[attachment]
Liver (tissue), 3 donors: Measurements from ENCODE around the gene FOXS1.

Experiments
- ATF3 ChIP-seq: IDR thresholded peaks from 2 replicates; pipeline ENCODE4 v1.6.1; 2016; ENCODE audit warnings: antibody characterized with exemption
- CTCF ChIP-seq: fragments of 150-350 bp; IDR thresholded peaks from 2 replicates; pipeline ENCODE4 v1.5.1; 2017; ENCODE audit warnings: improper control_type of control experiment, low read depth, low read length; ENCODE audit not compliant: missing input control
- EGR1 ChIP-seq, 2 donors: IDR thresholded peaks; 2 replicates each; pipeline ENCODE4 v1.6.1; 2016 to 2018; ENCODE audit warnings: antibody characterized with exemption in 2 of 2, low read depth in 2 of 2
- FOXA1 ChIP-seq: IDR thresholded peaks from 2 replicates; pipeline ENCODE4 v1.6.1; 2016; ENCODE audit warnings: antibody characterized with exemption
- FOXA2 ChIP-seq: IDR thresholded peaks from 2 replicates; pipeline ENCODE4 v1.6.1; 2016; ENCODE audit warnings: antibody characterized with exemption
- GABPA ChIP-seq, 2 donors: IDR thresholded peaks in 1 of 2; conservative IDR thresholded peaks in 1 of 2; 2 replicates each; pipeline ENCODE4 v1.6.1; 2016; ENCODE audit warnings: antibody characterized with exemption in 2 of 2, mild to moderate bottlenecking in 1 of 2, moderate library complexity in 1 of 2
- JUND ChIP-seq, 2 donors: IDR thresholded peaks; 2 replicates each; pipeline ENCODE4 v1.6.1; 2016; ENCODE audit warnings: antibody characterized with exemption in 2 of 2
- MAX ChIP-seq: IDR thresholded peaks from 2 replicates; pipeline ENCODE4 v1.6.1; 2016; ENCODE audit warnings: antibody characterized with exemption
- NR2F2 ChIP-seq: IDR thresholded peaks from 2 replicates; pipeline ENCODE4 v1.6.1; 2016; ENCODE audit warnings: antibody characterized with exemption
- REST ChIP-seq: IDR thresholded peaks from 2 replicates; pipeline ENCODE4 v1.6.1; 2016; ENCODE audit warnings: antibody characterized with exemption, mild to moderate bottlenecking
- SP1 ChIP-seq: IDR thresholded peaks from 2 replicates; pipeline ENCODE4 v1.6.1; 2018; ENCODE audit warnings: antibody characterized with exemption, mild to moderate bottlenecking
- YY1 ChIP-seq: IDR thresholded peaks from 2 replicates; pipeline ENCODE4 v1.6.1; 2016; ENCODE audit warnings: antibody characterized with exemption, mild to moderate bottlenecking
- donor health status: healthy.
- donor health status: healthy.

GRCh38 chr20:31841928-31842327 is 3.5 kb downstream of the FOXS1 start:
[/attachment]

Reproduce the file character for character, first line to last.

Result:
Liver (tissue), 3 donors: Measurements from ENCODE around the gene FOXS1.

Experiments
- ATF3 ChIP-seq: IDR thresholded peaks from 2 replicates; pipeline ENCODE4 v1.6.1; 2016; ENCODE audit warnings: antibody characterized with exemption
- CTCF ChIP-seq: fragments of 150-350 bp; IDR thresholded peaks from 2 replicates; pipeline ENCODE4 v1.5.1; 2017; ENCODE audit warnings: improper control_type of control experiment, low read depth, low read length; ENCODE audit not compliant: missing input control
- EGR1 ChIP-seq, 2 donors: IDR thresholded peaks; 2 replicates each; pipeline ENCODE4 v1.6.1; 2016 to 2018; ENCODE audit warnings: antibody characterized with exemption in 2 of 2, low read depth in 2 of 2
- FOXA1 ChIP-seq: IDR thresholded peaks from 2 replicates; pipeline ENCODE4 v1.6.1; 2016; ENCODE audit warnings: antibody characterized with exemption
- FOXA2 ChIP-seq: IDR thresholded peaks from 2 replicates; pipeline ENCODE4 v1.6.1; 2016; ENCODE audit warnings: antibody characterized with exemption
- GABPA ChIP-seq, 2 donors: IDR thresholded peaks in 1 of 2; conservative IDR thresholded peaks in 1 of 2; 2 replicates each; pipeline ENCODE4 v1.6.1; 2016; ENCODE audit warnings: antibody characterized with exemption in 2 of 2, mild to moderate bottlenecking in 1 of 2, moderate library complexity in 1 of 2
- JUND ChIP-seq, 2 donors: IDR thresholded peaks; 2 replicates each; pipeline ENCODE4 v1.6.1; 2016; ENCODE audit warnings: antibody characterized with exemption in 2 of 2
- MAX ChIP-seq: IDR thresholded peaks from 2 replicates; pipeline ENCODE4 v1.6.1; 2016; ENCODE audit warnings: antibody characterized with exemption
- NR2F2 ChIP-seq: IDR thresholded peaks from 2 replicates; pipeline ENCODE4 v1.6.1; 2016; ENCODE audit warnings: antibody characterized with exemption
- REST ChIP-seq: IDR thresholded peaks from 2 replicates; pipeline ENCODE4 v1.6.1; 2016; ENCODE audit warnings: antibody characterized with exemption, mild to moderate bottlenecking
- SP1 ChIP-seq: IDR thresholded peaks from 2 replicates; pipeline ENCODE4 v1.6.1; 2018; ENCODE audit warnings: antibody characterized with exemption, mild to moderate bottlenecking
- YY1 ChIP-seq: IDR thresholded peaks from 2 replicates; pipeline ENCODE4 v1.6.1; 2016; ENCODE audit warnings: antibody characterized with exemption, mild to moderate bottlenecking
- donor health status: healthy.
- donor health status: healthy.

GRCh38 chr20:31841928-31842327 is 3.5 kb downstream of the FOXS1 start: